• 1
    I like wget better than curl for this because wget displays MB/s (very clear that is MBytes/s), whereas curl just displays k (not very obvious that it is KBytes/s). – wisbucky Sep 18 '19 at 22:48
19

Since speedtest-cli is a python application, it is much easier to install by doing:

pip install speedtest-cli

or:

easy_install speedtest-cli

Depending on how Python is installed on your system, you may need to be root to do the above.

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6

I happen to like the speedometer Ubuntu cli.

speedometer -r eth0

To watch a live graph of incoming data speeds.

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  • thats actually what I was looking for for a while! thanks! but I dont like that it shows speeds in Kib and not Kb or KB – redbeam_ Sep 24 '16 at 19:06
4

a simple one-liner that tests how long it takes to download 100MB (works on /bin/sh also):

t=$(date +"%s"); wget http://speedtest.tele2.net/100MB.zip -O ->/dev/null ; echo -n "MBit/s: "; expr 8 \* 100 / $(($(date +"%s")-$t))

explanation:

  1. store the timestamp in $t
  2. download 100mb but don't store anything
  3. calculate 8 * 100mb / $t
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  • This worked great as I'm testing from a stateless read-only rootFS and wget wasn't outputting the speed. – Josh Habdas Jun 18 '18 at 18:31
  • As simple and barebones as it is, this might be the only option when you want to test connection speed but have limited Internet access to only one website. – undercat applauds Monica Mar 30 at 10:28
3

Run several instances of wget with timeout command on large files:

#!/bin/bash

timeout 5 wget -q url_1/100MB.zip &
timeout 5 wget -q url_2/file.zip &
timeout 5 wget -q url_3/sample.mov &
timeout 5 wget -q url_4/speech.mp4 &

And then write a script to calculate the total bytes downloaded and divide 5 seconds you will get a bytes/sec figure. Should be quite accurate and you can add more instances to max your bandwidth.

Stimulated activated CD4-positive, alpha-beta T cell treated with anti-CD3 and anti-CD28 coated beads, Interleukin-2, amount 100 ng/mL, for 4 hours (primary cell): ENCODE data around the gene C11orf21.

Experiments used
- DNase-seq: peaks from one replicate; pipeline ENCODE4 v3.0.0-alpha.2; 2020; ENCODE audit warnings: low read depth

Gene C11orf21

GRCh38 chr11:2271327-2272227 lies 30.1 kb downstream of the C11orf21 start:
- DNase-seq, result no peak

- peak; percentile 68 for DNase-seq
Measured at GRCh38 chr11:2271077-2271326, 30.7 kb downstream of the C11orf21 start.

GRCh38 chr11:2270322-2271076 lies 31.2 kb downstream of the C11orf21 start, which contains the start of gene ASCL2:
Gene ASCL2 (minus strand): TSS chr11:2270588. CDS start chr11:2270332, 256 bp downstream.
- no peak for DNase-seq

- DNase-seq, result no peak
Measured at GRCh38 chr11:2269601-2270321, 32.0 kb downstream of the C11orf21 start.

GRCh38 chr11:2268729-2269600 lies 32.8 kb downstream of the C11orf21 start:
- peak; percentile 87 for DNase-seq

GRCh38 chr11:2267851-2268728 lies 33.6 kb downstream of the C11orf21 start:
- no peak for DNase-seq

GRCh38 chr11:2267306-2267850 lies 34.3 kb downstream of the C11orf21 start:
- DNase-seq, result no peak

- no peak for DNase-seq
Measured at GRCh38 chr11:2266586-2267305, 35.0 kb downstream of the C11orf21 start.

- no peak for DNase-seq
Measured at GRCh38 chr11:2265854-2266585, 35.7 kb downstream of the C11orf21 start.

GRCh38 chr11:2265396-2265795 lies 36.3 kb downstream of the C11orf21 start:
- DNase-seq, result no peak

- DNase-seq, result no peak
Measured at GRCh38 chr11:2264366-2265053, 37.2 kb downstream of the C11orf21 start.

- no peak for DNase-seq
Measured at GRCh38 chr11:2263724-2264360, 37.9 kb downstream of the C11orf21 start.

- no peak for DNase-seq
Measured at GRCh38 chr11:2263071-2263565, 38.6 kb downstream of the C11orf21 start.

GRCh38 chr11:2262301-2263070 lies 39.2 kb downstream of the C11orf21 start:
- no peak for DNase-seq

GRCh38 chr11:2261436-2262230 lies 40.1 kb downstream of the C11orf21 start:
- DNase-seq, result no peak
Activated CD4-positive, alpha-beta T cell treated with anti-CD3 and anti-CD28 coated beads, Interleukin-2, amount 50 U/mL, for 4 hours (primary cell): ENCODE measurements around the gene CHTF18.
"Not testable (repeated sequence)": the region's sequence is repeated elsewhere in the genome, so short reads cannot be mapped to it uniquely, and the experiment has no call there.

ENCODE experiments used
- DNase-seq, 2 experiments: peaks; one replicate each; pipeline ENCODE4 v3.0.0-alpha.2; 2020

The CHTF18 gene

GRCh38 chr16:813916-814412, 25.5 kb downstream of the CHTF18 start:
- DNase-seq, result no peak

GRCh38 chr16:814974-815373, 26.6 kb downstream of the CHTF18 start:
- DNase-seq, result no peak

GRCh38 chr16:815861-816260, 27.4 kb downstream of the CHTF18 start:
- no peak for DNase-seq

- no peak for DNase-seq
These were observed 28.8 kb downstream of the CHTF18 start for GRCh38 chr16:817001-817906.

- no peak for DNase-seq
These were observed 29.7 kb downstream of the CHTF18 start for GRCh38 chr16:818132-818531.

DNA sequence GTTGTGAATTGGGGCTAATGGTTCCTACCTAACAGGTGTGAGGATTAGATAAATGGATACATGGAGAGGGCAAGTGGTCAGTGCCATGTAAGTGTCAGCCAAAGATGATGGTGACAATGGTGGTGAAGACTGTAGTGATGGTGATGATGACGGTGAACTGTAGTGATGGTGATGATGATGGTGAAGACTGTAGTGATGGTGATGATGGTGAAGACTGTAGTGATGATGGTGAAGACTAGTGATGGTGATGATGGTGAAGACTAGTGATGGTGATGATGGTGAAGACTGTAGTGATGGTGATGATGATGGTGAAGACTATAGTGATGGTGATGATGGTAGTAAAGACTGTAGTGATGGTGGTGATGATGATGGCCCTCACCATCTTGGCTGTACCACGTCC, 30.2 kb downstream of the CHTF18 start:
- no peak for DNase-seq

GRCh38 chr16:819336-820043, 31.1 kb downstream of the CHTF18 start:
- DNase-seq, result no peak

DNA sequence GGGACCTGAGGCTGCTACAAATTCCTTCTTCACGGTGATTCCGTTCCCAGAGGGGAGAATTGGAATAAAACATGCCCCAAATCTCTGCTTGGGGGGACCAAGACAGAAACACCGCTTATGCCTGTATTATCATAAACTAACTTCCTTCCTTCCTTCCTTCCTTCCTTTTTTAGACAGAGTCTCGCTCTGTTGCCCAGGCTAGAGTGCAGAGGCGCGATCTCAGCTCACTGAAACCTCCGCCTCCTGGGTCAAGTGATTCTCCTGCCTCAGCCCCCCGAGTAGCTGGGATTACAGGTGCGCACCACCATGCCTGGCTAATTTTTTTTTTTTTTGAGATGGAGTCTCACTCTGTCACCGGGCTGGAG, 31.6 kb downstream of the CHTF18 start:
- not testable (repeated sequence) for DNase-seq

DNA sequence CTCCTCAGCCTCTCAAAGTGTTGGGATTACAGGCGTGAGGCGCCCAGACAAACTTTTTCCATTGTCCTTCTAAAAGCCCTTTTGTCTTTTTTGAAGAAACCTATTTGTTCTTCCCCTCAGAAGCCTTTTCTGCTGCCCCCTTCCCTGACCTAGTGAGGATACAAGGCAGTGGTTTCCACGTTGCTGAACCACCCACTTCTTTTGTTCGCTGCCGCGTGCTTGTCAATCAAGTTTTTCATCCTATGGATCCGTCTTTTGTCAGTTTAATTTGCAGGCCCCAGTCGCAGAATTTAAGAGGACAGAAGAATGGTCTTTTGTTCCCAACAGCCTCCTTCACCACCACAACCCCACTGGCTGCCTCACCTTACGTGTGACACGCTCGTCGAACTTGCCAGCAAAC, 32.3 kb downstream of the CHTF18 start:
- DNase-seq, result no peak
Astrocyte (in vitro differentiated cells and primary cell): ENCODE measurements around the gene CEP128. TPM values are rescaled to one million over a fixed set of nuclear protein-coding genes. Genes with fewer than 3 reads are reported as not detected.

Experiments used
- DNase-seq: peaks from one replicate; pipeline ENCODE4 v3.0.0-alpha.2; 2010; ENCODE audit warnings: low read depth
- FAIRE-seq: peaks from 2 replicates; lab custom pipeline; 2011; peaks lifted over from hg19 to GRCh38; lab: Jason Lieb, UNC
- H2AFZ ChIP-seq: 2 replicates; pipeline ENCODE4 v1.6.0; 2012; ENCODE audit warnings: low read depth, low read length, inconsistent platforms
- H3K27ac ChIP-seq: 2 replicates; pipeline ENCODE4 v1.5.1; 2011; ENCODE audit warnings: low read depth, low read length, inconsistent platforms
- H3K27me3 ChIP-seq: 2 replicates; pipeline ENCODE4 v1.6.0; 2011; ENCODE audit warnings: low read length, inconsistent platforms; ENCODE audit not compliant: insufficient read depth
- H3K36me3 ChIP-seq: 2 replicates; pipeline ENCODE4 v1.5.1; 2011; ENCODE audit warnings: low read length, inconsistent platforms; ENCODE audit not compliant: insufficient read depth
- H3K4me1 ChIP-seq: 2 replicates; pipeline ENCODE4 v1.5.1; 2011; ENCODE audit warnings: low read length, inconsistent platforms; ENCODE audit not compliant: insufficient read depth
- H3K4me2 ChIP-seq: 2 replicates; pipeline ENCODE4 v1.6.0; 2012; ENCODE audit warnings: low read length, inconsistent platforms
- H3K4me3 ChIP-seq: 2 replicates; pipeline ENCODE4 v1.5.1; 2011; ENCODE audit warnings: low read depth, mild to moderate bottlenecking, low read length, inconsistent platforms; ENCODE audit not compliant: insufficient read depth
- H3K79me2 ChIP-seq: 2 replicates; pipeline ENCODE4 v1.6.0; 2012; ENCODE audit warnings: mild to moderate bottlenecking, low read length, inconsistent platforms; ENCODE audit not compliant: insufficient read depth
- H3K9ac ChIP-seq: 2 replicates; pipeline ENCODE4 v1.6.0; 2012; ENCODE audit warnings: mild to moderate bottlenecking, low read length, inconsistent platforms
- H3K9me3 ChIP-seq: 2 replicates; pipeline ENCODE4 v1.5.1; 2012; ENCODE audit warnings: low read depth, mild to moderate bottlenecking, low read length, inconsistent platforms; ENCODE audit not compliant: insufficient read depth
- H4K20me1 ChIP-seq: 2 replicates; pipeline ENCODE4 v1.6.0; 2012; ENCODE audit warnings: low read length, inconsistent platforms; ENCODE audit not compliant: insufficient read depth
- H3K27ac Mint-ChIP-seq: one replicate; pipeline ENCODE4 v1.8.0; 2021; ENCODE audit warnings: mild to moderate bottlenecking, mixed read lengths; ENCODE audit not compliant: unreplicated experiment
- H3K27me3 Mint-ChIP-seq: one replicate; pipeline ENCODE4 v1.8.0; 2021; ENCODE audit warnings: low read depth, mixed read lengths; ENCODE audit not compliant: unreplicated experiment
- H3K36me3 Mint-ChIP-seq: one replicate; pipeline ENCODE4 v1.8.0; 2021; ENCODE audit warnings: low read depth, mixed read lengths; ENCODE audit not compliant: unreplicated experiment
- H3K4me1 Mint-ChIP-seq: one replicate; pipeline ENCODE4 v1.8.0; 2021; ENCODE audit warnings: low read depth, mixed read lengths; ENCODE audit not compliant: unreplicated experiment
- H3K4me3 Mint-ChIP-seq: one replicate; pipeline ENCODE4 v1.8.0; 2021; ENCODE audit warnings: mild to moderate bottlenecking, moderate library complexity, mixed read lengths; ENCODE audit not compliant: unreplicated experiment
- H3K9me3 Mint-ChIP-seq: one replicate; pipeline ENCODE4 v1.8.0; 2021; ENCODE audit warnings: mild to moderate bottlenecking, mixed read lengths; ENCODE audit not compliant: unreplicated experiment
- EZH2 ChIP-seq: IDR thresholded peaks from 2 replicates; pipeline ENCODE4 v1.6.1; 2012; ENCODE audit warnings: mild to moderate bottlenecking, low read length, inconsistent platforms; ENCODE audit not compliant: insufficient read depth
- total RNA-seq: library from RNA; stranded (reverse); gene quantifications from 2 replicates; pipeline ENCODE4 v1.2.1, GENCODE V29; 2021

I have yet to test the full script but the single line command "timeout 5 wget url" works, and you get a partially downloaded file as a result (if 5 secs is not enough to complete the download).

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  • This would require of some server set up... – Braiam Sep 20 '13 at 3:06
  • url_1,2,3,4 can be anything, such as public servers. – rexis Sep 20 '13 at 3:27
  • for example timeout 5 wget http://speedtest.netcologne.de/test_100mb.bin -O /tmp/temp5sec then analyze the filesize and devide by 5: expr $(stat --printf="%s" /tmp/temp5sec) / 5 / 1024 in kbit/s – rubo77 Aug 29 '15 at 11:49
3

you can use tespeed . it is a Terminal network speed test that uses servers from Speedtest.net. It uses nearest test server but can also use one manually specified by the user.

 git clone git://github.com/Janhouse/tespeed.git
 cd tespeed
 git submodule init
 git submodule update
 ./tespeed.py 

enter image description here

for more info use :

 ./tespeed.py  -h

it will provide more option for speed test.

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  • Note: requires lxml – Matt Feb 13 '18 at 0:22
3

I'm regularly using something like this:

% wget -O /dev/null --progress=dot:mega http://cachefly.cachefly.net/10mb.test ; date
--2020-01-06 03:31:05--  http://cachefly.cachefly.net/10mb.test
Resolving cachefly.cachefly.net (cachefly.cachefly.net)... 2607:7700::18:0:1:cdea:afaf, 205.234.175.175